Most Common Adverse Reactions Observed During Clinical Studies
Table 1 lists the adverse reactions that occurred in ≥2% of patients in the RADICAVA-treated group and that occurred at least 2% more frequently than in the placebo-treated group in randomized placebo-controlled ALS trials. The most common adverse reactions that occurred in ≥10% of RADICAVA-treated patients were contusion, gait disturbance, and headache.
Table 1: Adverse Reactions from Pooled Placebo-Controlled Trialsa that Occurred in ≥ 2% of
RADICAVA-Treated Patients and ≥ 2% More Frequently than in Placebo Patients
|Respiratory failure, respiratory disorder, hypoxia||6||4|
|a Pooled placebo-controlled studies include two additional studies with 231 additional patients, all using the same treatment regimen [see Clinical Studies].|
The following adverse reactions have been identified during postapproval use of RADICAVA outside of the United States. Because these reactions are reported voluntarily from a population of uncertain size, it is not always possible to reliably estimate their frequency or establish a causal relationship to drug exposure.
Skin And Subcutaneous Tissue Disorders
Hypersensitivity reactions and anaphylaxis.
No Information Provided
Included as part of the "PRECAUTIONS" Section
Hypersensitivity reactions (redness, wheals, and erythema multiforme) and cases of anaphylaxis (urticaria, decreased blood pressure, and dyspnea) have been reported in spontaneous postmarketing reports with RADICAVA.
Patients should be monitored carefully for hypersensitivity reactions. If hypersensitivity reactions occur, discontinue RADICAVA, treat per standard of care, and monitor until the condition resolves [see CONTRAINDICATIONS].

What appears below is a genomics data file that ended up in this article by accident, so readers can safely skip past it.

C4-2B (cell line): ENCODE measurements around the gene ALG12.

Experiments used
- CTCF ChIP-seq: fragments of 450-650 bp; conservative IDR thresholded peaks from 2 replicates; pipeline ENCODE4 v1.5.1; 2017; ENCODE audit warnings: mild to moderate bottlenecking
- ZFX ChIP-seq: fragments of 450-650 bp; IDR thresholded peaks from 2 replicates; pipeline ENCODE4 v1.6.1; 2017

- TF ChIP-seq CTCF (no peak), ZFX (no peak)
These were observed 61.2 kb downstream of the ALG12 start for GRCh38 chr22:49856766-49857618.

Sulfite Allergic Reactions
RADICAVA contains sodium bisulfite, a sulfite that may cause allergic type reactions, including anaphylactic symptoms and life-threatening or less severe asthmatic episodes in susceptible people. The overall prevalence of sulfite sensitivity in the general population is unknown. Sulfite sensitivity occurs more frequently in asthmatic people.
Patient Counseling Information
Advise the patients to read the FDA-approved patient labeling (PATIENT INFORMATION).
Advise patients to seek immediate medical care if they experience signs or symptoms of a hypersensitivity reaction [see WARNINGS AND PRECAUTIONS].
Sulfite Allergic Reactions
Advise patients about potential for sulfite sensitivity. Inform patients that RADICAVA contains sodium bisulfite, which may cause allergic type reactions including anaphylactic symptoms and life-threatening or less severe asthmatic episodes, and to seek immediate medical care if they experience these signs or symptoms [see WARNINGS AND PRECAUTIONS].
Pregnancy And Breastfeeding
Advise patients to notify their healthcare provider if they become pregnant or intend to become pregnant during RADICAVA therapy [see Use In Specific Populations].
Advise patients to notify their healthcare provider if they intend breastfeed or are breastfeeding an infant [see Use In Specific Populations].
Carcinogenesis, Mutagenesis, Impairment Of Fertility
The carcinogenic potential of edaravone has not been adequately assessed.
Edaravone was negative in in vitro (bacterial reverse mutation and Chinese hamster lung chromosomal aberration) and in vivo (mouse micronucleus) assays.
Impairment Of Fertility
Intravenous administration of edaravone (0, 3, 20, or 200 mg/kg) prior to and throughout mating in males and females and continuing in females to gestation day 7 had no effect on fertility; however, disruption of the estrus cycle and mating behavior was observed at the highest dose tested. No effects on reproductive function were observed at the lower doses, which are up to 3 times the RHD of 60 mg, on a body surface area (mg/m2) basis.
Use In Specific Populations
There are no adequate data on the developmental risk associated with the use of RADICAVA in pregnant women. In animal studies, administration of edaravone to pregnant rats and rabbits resulted in adverse developmental effects (increased mortality, decreased growth, delayed sexual development, and altered behavior) at clinically relevant doses. Most of these effects occurred at doses that were also associated with maternal toxicity (see Animal Data).